Is it possible we’ll live in a future that includes insects as part of a routine diet as a main source of protein? While insects are currently eaten in some parts of the world, Westernized societies typically shy away from eating bugs. However, one team of researchers thinks eating mealworms as a primary food source is the best way to go.
A team of researchers in the Netherlands suggest that mealworms may be a chief source of protein for humans in the future. Calling mealworms a “sustainable” alternative, the researchers suggest this insect is a better alternative to pork, poultry, beef and milk.
According to NPR, the Dutch researchers indicated that while the concept of eating bugs is not a new one, that little is known about the effects of producing insects for food and how this would impact the environment.
To find out, the team set out to quantify the environmental impact of eating bugs, reported Discovery News.
“The suggestion that insects would be more efficient has been around for quite some time,” Dennis Oonincx, an entomologist at Wageningen University in the Netherlands, said, according to Live Science.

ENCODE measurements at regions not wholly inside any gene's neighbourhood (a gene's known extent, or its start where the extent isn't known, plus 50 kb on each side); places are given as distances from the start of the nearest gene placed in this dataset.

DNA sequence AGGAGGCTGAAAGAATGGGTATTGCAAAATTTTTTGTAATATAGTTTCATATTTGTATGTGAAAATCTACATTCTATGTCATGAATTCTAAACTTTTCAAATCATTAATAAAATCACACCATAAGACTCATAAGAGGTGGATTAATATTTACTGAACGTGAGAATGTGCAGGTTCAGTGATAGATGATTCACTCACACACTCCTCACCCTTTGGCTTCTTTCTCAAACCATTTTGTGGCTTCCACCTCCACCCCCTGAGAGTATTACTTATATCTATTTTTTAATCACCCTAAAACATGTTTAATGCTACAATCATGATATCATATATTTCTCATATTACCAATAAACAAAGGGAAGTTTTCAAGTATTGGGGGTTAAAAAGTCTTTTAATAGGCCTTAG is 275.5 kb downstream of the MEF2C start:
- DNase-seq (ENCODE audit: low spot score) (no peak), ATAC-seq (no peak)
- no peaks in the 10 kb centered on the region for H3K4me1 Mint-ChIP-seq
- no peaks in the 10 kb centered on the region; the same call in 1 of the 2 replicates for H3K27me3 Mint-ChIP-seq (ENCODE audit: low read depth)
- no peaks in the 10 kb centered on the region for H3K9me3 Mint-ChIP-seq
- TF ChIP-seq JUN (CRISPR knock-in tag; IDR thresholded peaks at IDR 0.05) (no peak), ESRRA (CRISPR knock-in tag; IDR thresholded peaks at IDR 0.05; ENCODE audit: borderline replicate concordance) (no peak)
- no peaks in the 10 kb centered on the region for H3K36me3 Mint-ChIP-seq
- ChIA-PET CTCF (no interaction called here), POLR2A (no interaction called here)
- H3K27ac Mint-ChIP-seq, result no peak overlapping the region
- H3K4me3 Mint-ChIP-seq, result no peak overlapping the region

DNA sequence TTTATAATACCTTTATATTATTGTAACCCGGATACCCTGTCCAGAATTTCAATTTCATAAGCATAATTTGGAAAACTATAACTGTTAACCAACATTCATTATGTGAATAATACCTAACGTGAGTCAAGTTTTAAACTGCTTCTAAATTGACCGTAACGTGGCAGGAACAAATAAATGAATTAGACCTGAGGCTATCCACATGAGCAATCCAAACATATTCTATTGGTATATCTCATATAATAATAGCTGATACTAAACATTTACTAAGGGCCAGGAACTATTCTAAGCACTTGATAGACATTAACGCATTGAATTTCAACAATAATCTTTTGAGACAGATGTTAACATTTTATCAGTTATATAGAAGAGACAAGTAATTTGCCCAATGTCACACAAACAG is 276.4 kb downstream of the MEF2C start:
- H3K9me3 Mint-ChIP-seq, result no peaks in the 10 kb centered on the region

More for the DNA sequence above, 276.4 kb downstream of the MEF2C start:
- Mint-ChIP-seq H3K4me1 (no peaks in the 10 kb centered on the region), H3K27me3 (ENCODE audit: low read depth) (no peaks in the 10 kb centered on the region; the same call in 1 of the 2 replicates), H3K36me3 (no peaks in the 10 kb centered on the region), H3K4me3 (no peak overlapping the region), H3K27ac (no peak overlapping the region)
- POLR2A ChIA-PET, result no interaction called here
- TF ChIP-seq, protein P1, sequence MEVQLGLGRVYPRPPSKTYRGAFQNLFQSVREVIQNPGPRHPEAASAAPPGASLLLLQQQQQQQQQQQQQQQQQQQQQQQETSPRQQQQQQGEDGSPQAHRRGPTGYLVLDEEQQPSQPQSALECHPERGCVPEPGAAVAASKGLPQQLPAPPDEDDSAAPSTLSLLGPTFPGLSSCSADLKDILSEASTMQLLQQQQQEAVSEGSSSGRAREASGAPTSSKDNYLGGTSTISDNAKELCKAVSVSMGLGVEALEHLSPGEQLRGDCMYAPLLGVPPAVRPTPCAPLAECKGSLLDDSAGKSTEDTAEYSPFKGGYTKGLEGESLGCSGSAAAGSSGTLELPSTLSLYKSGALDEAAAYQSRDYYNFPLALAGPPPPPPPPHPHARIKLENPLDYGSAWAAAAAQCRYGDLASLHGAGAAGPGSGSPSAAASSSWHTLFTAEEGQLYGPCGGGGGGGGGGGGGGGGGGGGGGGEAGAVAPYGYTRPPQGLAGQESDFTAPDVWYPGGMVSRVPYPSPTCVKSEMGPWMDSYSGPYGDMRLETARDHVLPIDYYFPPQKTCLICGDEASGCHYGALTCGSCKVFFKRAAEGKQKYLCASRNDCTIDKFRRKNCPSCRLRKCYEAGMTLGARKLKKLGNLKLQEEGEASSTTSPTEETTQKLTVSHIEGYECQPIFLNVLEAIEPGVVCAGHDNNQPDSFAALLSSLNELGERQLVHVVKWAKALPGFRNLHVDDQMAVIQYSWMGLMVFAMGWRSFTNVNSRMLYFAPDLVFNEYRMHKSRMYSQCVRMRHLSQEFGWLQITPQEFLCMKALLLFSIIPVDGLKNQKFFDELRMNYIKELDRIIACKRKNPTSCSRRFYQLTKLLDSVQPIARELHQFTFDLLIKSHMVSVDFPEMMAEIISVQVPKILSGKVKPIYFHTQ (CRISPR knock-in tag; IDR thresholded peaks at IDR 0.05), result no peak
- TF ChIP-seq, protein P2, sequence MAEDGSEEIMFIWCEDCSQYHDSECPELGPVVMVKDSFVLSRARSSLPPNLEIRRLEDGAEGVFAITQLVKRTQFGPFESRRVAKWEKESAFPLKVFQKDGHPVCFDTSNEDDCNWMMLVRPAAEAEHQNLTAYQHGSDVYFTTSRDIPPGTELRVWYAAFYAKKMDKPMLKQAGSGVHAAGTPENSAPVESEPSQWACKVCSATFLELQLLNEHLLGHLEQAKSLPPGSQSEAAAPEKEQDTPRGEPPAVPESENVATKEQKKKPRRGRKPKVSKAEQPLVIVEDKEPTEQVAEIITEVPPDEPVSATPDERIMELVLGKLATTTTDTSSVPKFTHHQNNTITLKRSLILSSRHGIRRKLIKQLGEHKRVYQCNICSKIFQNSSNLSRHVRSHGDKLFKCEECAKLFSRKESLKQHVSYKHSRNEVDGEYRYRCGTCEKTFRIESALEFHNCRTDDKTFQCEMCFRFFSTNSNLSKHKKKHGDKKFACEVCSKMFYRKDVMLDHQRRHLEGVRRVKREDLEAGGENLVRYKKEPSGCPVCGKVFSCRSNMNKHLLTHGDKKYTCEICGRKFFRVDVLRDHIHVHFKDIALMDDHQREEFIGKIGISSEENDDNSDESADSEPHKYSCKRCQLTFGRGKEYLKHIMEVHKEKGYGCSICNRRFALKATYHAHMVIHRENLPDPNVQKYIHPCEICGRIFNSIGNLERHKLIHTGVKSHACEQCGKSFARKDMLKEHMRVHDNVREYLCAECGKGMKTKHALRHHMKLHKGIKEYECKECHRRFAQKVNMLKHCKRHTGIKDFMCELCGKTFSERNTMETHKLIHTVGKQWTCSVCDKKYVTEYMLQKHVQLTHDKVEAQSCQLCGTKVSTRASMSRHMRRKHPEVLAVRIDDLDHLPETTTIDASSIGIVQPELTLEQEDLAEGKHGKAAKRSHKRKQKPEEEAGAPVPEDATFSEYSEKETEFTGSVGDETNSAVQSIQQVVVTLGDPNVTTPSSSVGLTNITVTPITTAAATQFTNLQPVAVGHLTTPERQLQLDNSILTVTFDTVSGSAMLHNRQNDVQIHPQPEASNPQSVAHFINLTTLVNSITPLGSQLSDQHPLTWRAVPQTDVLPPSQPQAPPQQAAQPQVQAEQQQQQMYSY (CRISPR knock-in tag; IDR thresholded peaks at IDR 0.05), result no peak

As a result, Oonincx and a team of researchers decided to test this theory and examined the greenhouse gas emissions created by five different species of insects vs. those of cattle and pigs.
Oonincx said about the results were “really are quite hopeful.”
In their findings, Ooninix and his colleagues argued that there are many advantages to eating insects, especially mealworms, instead of livestock as a primary food source. They indicated that livestock create excessive greenhouse gasses which create harmful environmental effects, whereas mealworms do not emit methane.
Additionally, the researchers noted that livestock take up a large amount of agricultural acreage and insects would take up less land which could be used for crops. Another benefit, say researchers, is that mealworms can survive on grains and carrots, unlike livestock which consume a significant amount of resources in order to survive. According to the Discovery article, the demand for food for animals is expected to rise considerably by 2050, 80 percent.
Although the researchers admit there is a disadvantage in that mealworms need to be kept warm in order to grow; creating heat energy for them could cause some offset in environmental impact.
Overall though, they suggest there are more benefits than drawbacks.
“It proves the hypothesis that insects can be a more efficient source [of protein], and I definitely believe there is a future for edible insects,” Oonincx said. “It may not be as the animal as such but regarding protein extraction there is a lot to be learned and a lot to be gained.”
The full study was published in the Dec. 19 issue of PLoS ONE.